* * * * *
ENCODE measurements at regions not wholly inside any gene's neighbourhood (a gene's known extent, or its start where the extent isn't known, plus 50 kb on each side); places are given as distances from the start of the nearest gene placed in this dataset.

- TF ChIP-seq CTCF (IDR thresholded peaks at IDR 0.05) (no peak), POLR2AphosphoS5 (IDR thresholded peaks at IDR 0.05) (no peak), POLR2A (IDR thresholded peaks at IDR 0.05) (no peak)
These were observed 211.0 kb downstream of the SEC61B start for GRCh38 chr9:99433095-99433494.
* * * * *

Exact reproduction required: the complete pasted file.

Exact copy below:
ENCODE measurements at regions not wholly inside any gene's neighbourhood (a gene's known extent, or its start where the extent isn't known, plus 50 kb on each side); places are given as distances from the start of the nearest gene placed in this dataset.

- TF ChIP-seq CTCF (IDR thresholded peaks at IDR 0.05) (no peak), POLR2AphosphoS5 (IDR thresholded peaks at IDR 0.05) (no peak), POLR2A (IDR thresholded peaks at IDR 0.05) (no peak)
These were observed 211.0 kb downstream of the SEC61B start for GRCh38 chr9:99433095-99433494.